I thought that you might find it interesting how contemporary these comments are on the differences between Coca Leaf and Cocaine, considering that they are from the introduction to Dr. W. Golden Mortimer’s 1901 book “History of Coca”. You can read “History of Coca”in its entirety in my eBook “The Coca Leaf Papers”, which also contains complete text, bibliographic links, and illustrations from several other early books on the remarkable medical uses of Coca Leaf, all written well before the deviously-named “War On Drugs”.
(Please note – when Dr. Mortimer says “Coca” he is referring to “Coca Leaf”.)
“As to the value of Coca, there cannot be the slightest doubt; as to its utter harmlessness there can be no question. Even cocaine, against which there has been a cry of perniciousness, is an ally to the physician of inestimable worth, greatly superior – to compare it to a drug of recognized potency, not because of any allied qualities – to morphine.”
“The evils from cocaine have arisen from its pernicious use, in unguarded doses, where used hypodermatically or locally for anaesthesia, when an excessive dose has often been administered, without estimating the amount of the alkaloid that would be absorbed, and which might result in systemic symptoms. Medicinally employed, cocaine in appropriate dosage is a stimulant that is not only harmless, but usually phenomenally beneficial when indicated.”
“There has been a looseness of interpretation regarding the term stimulant, which has engendered a dread unfounded in fact. There is a vague belief that any substance capable of producing stimulation, first elevates the system and then depresses it by a corresponding fall. The physiological law that stimulants excite to action, and that all functional activity is due to stimulation is forgotten or not generally appreciated. The name stimulant has commonly suggested alcoholics, while alcoholics suggest intoxication and a possible degradation.”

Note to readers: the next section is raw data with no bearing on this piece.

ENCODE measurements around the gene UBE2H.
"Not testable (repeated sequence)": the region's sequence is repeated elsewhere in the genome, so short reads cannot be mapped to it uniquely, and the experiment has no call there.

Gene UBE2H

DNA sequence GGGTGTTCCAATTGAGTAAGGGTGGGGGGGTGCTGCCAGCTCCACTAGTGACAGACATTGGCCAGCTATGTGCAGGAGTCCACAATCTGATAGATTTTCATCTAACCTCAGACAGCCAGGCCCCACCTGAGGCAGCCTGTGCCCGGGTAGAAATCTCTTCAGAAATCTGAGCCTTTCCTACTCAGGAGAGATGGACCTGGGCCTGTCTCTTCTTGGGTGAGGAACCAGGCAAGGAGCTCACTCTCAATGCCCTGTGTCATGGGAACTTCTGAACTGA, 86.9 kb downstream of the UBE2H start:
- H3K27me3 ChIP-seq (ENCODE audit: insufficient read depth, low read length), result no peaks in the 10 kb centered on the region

“It recalls a thought of De Quincey when told that an individual was drunk with opium, that certain terms are given too great latitude – just as intoxication has been extended to all forms of nervous excitement, instead of restricted to a specific sort of excitement. As expressed by him: “Some people have maintained, in my hearing, that they have been drunk upon green tea; and a medical student in London, for whose knowledge in his profession I have reason to feel great respect, assured me, the other day, that a patient in recovering from an illness, had got drunk on beefsteak.”
“It will be shown by ample testimony that Coca is not only a substance innocent as is tea or coffee – which are commonly accepted popular necessities – but that Coca is vastly superior to these substances, and more worthy of general use because of its depurative action on the blood, as well as through its property of provoking a chemico-physiological change in the tissues whereby the nerves and muscles are rendered more capable for their work.”
“Strong as may appear this assertion, I believe that the facts here presented will amply indicate that sufficient has not been said upon the benefits to accrue from the liberal use of Coca, Indeed, our knowledge of it is yet in its infancy, and if this present writing will but excite others to continue these investigations and experiments. Coca will achieve the position it should maintain as an aid and support to humanity worthy the greatest popularity and the highest possible respect.”